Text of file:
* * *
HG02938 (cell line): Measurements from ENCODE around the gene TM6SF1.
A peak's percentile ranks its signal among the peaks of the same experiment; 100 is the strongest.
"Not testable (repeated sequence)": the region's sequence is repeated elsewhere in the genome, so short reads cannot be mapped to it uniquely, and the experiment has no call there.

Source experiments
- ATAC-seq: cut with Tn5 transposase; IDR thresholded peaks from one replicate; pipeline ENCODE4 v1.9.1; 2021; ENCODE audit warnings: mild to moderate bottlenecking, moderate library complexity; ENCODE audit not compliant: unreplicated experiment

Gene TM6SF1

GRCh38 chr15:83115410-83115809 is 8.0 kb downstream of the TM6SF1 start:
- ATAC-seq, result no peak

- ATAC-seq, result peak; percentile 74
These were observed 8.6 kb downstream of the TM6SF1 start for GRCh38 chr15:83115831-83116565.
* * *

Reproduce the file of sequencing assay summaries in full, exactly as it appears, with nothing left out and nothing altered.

HG02938 (cell line): Measurements from ENCODE around the gene TM6SF1.
A peak's percentile ranks its signal among the peaks of the same experiment; 100 is the strongest.
"Not testable (repeated sequence)": the region's sequence is repeated elsewhere in the genome, so short reads cannot be mapped to it uniquely, and the experiment has no call there.

Source experiments
- ATAC-seq: cut with Tn5 transposase; IDR thresholded peaks from one replicate; pipeline ENCODE4 v1.9.1; 2021; ENCODE audit warnings: mild to moderate bottlenecking, moderate library complexity; ENCODE audit not compliant: unreplicated experiment

Gene TM6SF1

GRCh38 chr15:83115410-83115809 is 8.0 kb downstream of the TM6SF1 start:
- ATAC-seq, result no peak

- ATAC-seq, result peak; percentile 74
These were observed 8.6 kb downstream of the TM6SF1 start for GRCh38 chr15:83115831-83116565.